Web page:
Micah Henning

On Ancient Egypt

I finished today the account of Herodotus, a Greek writer from the fifth century B.C.E., of the land and people of Egypt as he travelled about the ancient world in search of history and culture.

I found his account to be a delightful read because of his keen interest in how things come to be, not just politically and culturally, but also geologically and architecturally. This is evident immediately as he postulates that Egypt must have been largely or completely under water long ago, for the land at the bottom of the Mediterranean Sea slopes upward toward the coast, and because seashells have been found on mountain tops far from any coast. Herodotus speaks more of the shape and size of Egypt before moving on to the way of its people, their stories, and eventually their history.

Did you know that the Egyptians were obsessed with cleanliness? They had proper rules surrounding the handling of pigs as dirty creatures, so severe that those members of the social class which handled swine were permitted to only marry within the same class, a rule which Herodotus did not mention applied to any other. Furthermore, any contact with swine warranted an immediate washing in the Nile river, all clothes left on. Swine aside, Egyptians washed often, and had special rules regarding attire when accessing their holy temples.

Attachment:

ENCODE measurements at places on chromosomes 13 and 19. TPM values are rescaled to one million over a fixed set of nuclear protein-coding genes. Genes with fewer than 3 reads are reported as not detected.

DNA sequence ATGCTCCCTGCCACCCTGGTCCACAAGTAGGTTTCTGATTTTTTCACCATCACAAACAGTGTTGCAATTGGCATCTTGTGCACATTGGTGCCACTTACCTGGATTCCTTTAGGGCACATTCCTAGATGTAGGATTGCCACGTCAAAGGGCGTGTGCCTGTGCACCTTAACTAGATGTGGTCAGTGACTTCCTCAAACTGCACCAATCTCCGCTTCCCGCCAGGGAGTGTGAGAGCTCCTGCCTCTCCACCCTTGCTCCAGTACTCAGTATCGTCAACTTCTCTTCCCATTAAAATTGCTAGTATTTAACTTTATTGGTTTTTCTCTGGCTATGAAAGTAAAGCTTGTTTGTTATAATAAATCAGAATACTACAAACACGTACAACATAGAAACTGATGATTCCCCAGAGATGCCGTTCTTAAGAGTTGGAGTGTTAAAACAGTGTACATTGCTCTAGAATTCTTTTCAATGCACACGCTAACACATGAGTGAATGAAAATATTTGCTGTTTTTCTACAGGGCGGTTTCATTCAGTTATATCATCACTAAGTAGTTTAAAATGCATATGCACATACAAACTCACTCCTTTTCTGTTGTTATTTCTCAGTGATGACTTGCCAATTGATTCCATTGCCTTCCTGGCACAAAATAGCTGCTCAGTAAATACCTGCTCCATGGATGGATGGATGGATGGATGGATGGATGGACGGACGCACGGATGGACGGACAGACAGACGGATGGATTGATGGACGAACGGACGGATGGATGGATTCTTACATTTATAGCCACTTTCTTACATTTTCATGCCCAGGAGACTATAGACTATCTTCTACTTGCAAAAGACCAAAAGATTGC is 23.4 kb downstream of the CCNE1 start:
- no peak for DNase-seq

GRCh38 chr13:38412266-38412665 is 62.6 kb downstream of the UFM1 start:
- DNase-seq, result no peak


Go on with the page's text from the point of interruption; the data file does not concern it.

Herodotus further describes the ways of Egyptians as being opposite from the rest of the world at that time. For example, women went to the market to trade while the men stayed home and weaved. Women carried heavy things on their shoulders, and men on their heads. Apparently, circumcision was a standard practice as well, likely because it was deemed "cleaner."

Being both a skeptic and an honest man brings much credibility to Herodotus' account. He talks often of the stories of the gods, much of which are shared between the Greeks and the Egyptians. Through his evaluation of stories recorded by the Egyptians and the Greeks alike, he determined often that the Egyptians brought these gods to the Greeks, and not vice versa. When describing the beauty and marvelousness of the Great Pyramids and the Labyrinth, he easily remarks these as wonders greater in cost and extravagance than all the Greek wonders combined! Though there is plenty to be said about some of his less-than-rational remarks and approaches, he seems to me to be more "modern" in his method of record than any other accounts I've read of the ancient world. (At the same time, perhaps I haven't read enough!)

Speaking of the Labyrinth, I had never even heard of it until I read Herodotus' description of it. Upon further research, I learned that only very recently (in 2008) has the Labyrinth been reasonably proven to exist. Unfortunately, it is currently inaccessible underground, filled with salt water that is quickly eroding away all of its purported majesty. I hope that one day it is safely excavated so that I may see it with my own eyes. Herodotus described it as being larger and more spectacular than the pyramids, perhaps adding to the list an eighth wonder of the ancient world.

In any case, Herodotus also discusses the two Egyptians scripts, the rules and customs surrounding death and burial, and under what circumstances certain animals, such as crocodiles, are considered sacred. I would highly recommend reading his account.